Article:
A van drives through a flooded street in downtown Miami on a sunny day.
A van drives through a fair-weather flood during the morning high tide on a sunny day in October 2016 in downtown Miami. Credit: B137, CC BY-SA 4.0

Like atmospheric variability, variability in ocean conditions, such as sea surface temperature and salinity and sea ice cover and thickness, can have major effects on human activities and ecosystems both at sea and on land. For example, this variability, also called “ocean weather,” can influence the occurrence of fair-weather coastal flooding, which disrupts transportation and degrades coastal infrastructure around the world. Meanwhile, sea ice movement in an increasingly ice-free Arctic Ocean poses risks to high-latitude shipping. Elsewhere, changes in ocean upwelling can enhance coastal commercial fishing activity, whereas marine heat waves can disrupt fisheries and coral communities. As with atmospheric weather forecasts, knowing about ocean weather in advance can help minimize disruptions to everyday public and commercial activity, keep coastal and maritime workers safe, and aid marine conservation efforts.

Coupled ocean-atmosphere forecast models can provide needed guidance to stakeholders in communities and in marine and coastal industries, as well as to scientists, conservationists, and others.

Unlike atmospheric weather, however, which evolves on daily timescales, ocean weather typically evolves on weekly to monthly timescales (Figure 1). Slowly varying ocean conditions can regulate atmospheric weather, so including ocean feedbacks in atmospheric forecasting models can extend these models’ predictive skill by several days. Ongoing research is continually improving representations of ocean initial states (conditions at the start of a model calculation) and processes in coupled ocean-atmosphere forecast models. As a result, they have the potential to forecast ocean weather accurately weeks in advance—on subseasonal to seasonal (S2S) timescales—and provide needed guidance to stakeholders in communities and in marine and coastal industries, as well as to scientists, conservationists, and others.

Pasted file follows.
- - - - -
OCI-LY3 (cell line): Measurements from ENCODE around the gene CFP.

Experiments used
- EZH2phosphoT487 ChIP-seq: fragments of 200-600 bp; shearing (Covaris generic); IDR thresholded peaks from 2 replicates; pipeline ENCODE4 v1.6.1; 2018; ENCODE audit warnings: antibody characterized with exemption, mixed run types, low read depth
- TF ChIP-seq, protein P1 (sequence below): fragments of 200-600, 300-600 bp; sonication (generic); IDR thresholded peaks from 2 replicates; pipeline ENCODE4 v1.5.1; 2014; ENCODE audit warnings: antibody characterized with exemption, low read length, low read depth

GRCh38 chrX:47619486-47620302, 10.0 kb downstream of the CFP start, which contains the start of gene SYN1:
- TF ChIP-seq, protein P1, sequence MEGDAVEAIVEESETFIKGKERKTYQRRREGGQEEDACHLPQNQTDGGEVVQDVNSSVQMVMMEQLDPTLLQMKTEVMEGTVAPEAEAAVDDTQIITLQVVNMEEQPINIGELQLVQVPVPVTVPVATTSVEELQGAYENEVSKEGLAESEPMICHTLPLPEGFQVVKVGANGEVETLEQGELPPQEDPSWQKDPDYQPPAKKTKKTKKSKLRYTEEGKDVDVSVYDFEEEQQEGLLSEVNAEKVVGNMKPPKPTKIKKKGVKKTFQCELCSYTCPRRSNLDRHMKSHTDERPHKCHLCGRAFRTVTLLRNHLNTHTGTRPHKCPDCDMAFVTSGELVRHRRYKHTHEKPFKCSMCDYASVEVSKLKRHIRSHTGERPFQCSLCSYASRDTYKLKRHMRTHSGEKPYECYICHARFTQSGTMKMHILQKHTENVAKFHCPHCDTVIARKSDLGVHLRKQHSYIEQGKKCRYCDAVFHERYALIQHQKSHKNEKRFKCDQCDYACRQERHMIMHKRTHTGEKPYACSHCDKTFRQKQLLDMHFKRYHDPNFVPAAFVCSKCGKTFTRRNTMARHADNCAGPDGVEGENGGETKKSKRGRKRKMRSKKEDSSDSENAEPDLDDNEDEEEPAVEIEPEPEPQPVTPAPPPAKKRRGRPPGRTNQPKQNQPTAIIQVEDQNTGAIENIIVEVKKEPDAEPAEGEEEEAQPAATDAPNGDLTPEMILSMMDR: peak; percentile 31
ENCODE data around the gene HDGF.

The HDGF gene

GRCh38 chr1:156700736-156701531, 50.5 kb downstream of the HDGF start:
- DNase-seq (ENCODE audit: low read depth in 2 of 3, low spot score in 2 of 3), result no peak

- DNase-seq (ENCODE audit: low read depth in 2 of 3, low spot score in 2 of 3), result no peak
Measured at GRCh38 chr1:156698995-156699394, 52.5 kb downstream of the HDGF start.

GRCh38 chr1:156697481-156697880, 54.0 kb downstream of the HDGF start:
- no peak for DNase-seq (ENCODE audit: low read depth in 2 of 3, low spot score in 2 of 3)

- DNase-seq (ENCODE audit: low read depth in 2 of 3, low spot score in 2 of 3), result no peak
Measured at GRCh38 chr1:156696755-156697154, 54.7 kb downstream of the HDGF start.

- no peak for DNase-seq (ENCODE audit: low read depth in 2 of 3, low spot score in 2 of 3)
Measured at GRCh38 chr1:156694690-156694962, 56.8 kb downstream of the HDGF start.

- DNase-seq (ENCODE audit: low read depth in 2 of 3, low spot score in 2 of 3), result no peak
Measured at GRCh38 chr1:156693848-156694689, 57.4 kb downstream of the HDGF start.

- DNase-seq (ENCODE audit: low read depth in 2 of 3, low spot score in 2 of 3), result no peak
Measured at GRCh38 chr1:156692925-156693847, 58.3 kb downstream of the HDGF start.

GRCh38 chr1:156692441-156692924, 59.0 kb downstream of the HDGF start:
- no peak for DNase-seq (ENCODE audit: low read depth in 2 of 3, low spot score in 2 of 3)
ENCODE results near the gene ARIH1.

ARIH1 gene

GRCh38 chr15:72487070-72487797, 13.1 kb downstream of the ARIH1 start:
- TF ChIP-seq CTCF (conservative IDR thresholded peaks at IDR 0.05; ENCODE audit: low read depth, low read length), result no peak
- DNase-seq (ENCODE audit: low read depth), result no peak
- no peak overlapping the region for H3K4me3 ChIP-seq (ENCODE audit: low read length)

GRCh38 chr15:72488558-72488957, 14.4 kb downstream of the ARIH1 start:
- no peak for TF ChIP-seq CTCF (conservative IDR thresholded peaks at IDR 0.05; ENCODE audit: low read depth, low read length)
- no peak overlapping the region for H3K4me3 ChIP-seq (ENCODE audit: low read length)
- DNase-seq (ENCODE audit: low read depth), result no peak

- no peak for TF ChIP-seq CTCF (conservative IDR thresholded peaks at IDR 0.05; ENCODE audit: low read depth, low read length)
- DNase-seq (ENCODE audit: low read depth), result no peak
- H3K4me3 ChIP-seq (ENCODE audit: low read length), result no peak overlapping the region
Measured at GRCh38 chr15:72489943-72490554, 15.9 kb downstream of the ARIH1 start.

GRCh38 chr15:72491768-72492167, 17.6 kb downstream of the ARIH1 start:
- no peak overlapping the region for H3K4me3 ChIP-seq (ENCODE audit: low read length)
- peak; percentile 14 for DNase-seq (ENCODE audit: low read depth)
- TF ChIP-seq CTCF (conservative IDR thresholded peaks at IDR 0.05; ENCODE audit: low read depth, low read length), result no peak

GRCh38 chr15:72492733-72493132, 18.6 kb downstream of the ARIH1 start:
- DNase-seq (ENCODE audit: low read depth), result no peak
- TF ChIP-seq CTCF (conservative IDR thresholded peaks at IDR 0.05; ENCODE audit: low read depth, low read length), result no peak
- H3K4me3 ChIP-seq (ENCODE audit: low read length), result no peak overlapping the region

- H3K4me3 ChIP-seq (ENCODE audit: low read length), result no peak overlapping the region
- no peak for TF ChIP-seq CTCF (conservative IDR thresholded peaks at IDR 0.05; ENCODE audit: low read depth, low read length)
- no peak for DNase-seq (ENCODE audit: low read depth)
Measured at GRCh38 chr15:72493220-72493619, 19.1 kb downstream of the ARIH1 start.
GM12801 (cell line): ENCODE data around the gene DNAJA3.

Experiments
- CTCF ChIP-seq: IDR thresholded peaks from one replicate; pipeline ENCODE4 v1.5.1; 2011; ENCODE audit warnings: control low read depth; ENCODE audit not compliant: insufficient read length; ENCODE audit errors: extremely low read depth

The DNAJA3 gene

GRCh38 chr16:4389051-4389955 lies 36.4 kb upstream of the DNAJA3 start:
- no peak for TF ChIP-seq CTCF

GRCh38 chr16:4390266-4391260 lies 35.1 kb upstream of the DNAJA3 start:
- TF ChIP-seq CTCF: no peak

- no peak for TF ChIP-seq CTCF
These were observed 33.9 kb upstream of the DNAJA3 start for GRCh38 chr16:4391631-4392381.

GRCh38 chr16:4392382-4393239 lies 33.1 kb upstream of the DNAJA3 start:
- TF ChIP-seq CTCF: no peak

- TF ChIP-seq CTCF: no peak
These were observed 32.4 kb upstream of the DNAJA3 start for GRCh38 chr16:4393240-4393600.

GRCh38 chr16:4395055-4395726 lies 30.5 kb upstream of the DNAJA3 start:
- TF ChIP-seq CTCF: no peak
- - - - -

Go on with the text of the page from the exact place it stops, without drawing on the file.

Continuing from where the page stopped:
Fig. 1. Forecast skill for atmospheric (green) and oceanic (blue) variables decays as a function of time (top). Forecasts of atmospheric variables tend to remain more skillful over a longer period when ocean feedbacks are taken into account (blue-green dashed line). Lead times required to make decisions in different ocean-sensitive sectors vary from hours to years (bottom). The subseasonal timescale is indicated by gray shading.

Requirements of ocean weather forecasts vary depending on what information a particular stakeholder needs for operational decisionmaking. Fully understanding the benefits of S2S ocean forecasts to society requires an evaluation of the skill of these forecasts in the contexts of these informational needs (Figure 1). These evaluations will also fundamentally improve S2S forecasts overall by advancing knowledge of how initial conditions in an ocean model and ocean model physics affect forecast skill.

Here we describe recent advances in the science of ocean weather forecasting and walk through examples in which its application is increasingly important as the planet’s climate changes and human demands on Earth system services grow.

The Makings of Skillful Forecast Models

Most forecast models used for S2S prediction include sophisticated mathematical representations of the ways that ocean and sea ice states evolve over time. Including these processes allows for more realistic forecasts of air-sea interactions and coupled feedbacks than are possible with atmosphere-only forecasts. For example, coupling the ocean and the atmosphere makes it possible to construct forecasts of well-resolved and predictable ocean dynamics, such as equatorial Kelvin waves, which are an important part of the El Niño–Southern Oscillation (ENSO). Furthermore, the ocean provides “memory” to the climate system because it evolves much more slowly than the atmosphere and regulates fast varying atmospheric weather throughout the weeks-long forecast period. This memory can improve S2S forecasts of extreme winds, precipitation, or heat (Figure 1).